An integrated approach to monitoring the calibration stability of operational dual-polarization radars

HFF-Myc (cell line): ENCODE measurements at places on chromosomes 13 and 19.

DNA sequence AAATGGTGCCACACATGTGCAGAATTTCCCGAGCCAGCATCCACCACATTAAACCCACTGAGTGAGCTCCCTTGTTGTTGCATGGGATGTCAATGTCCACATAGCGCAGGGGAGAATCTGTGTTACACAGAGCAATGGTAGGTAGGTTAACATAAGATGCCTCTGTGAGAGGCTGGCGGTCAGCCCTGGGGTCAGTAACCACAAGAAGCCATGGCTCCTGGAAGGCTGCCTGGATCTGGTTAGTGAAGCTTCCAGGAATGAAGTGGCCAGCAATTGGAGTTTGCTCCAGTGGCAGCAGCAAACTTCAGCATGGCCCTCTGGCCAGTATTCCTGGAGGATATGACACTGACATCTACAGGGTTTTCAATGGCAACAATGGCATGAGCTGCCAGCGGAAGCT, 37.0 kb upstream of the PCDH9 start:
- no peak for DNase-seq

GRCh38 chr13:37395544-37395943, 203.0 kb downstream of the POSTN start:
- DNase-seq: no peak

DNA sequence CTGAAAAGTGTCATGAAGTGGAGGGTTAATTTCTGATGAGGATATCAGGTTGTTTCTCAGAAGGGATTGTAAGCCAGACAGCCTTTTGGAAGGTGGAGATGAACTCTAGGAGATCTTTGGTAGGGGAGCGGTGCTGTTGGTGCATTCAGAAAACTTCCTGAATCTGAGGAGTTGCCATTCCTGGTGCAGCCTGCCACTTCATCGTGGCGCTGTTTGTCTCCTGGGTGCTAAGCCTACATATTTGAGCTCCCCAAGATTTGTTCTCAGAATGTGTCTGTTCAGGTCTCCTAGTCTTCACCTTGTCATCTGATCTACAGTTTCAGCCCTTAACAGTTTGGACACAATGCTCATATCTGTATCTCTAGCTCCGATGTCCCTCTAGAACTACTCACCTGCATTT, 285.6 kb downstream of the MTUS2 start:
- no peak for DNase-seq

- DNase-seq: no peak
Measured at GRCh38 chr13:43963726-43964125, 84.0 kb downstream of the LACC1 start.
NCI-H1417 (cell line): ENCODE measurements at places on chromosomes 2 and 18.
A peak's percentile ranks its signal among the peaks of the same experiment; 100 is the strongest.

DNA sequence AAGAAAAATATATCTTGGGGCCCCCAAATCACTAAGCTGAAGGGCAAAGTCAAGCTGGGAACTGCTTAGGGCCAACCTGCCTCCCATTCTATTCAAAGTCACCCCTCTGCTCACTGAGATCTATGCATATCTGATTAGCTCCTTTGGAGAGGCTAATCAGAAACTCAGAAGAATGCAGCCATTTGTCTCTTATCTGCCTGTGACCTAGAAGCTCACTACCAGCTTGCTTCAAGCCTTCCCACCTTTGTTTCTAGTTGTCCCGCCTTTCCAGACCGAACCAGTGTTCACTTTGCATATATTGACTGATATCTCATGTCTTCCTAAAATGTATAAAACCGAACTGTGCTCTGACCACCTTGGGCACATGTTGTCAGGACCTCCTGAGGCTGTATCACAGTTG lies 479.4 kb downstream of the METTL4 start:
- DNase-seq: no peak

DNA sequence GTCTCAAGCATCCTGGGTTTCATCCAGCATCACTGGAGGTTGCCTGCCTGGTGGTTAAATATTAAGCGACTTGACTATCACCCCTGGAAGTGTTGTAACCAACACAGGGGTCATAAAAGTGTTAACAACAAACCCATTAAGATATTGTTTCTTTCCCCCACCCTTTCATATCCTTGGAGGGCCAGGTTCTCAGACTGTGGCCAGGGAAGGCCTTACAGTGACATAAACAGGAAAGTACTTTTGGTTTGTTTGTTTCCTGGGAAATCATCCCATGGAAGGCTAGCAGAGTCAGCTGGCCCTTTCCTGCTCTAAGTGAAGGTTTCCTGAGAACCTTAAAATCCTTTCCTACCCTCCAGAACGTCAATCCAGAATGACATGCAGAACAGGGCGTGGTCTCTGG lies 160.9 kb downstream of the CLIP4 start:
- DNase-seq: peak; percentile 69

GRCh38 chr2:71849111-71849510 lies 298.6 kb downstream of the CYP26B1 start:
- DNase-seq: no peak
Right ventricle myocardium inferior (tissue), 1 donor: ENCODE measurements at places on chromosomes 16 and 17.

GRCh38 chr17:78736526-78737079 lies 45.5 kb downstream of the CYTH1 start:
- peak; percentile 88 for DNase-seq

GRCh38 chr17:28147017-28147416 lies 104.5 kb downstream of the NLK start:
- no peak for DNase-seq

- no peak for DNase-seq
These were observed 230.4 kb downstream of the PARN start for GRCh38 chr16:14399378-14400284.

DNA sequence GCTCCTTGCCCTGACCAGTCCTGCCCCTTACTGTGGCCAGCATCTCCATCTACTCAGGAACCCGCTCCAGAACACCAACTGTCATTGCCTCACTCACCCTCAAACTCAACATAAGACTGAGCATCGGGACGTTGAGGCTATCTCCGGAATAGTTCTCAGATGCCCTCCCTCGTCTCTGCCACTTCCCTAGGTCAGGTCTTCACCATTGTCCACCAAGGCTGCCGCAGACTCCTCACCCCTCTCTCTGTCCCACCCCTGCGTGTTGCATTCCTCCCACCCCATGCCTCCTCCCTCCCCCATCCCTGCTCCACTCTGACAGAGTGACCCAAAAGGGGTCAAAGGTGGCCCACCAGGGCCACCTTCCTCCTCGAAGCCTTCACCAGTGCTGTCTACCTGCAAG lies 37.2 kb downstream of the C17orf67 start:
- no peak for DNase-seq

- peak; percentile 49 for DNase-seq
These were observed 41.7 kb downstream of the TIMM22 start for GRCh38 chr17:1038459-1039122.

The stability of weather radar calibration is a mandatory aspect for quantitative applications, such as rainfall estimation, short-term weather prediction and initialization of numerical atmospheric and hydrological models. Over the years, calibration monitoring techniques based on external sources have been developed, specifically calibration using the Sun and calibration based on ground clutter returns. In this paper, these two techniques are integrated and complemented with a self-consistency procedure and an intercalibration technique. The aim of the integrated approach is to implement a robust method for online monitoring, able to detect significant changes in the radar calibration. The physical consistency of polarimetric radar observables is exploited using the self-consistency approach, based on the expected correspondence between dual-polarization power and phase measurements in rain. This technique allows a reference absolute value to be provided for the radar calibration, from which eventual deviations may be detected using the other procedures. In particular, the ground clutter calibration is implemented on both polarization channels (horizontal and vertical) for each radar scan, allowing the polarimetric variables to be monitored and hardware failures to promptly be recognized. The Sun calibration allows monitoring the calibration and sensitivity of the radar receiver, in addition to the antenna pointing accuracy. It is applied using observations collected during the standard operational scans but requires long integration times (several days) in order to accumulate a sufficient amount of useful data. Finally, an intercalibration technique is developed and performed to compare colocated measurements collected in rain by two radars in overlapping regions. The integrated approach is performed on the C-band weather radar network in northwestern Italy, during July–October 2014. The set of methods considered appears suitable to establish an online tool to monitor the stability of the radar calibration with an accuracy of about 2 dB. This is considered adequate to automatically detect any unexpected change in the radar system requiring further data analysis or on-site measurements.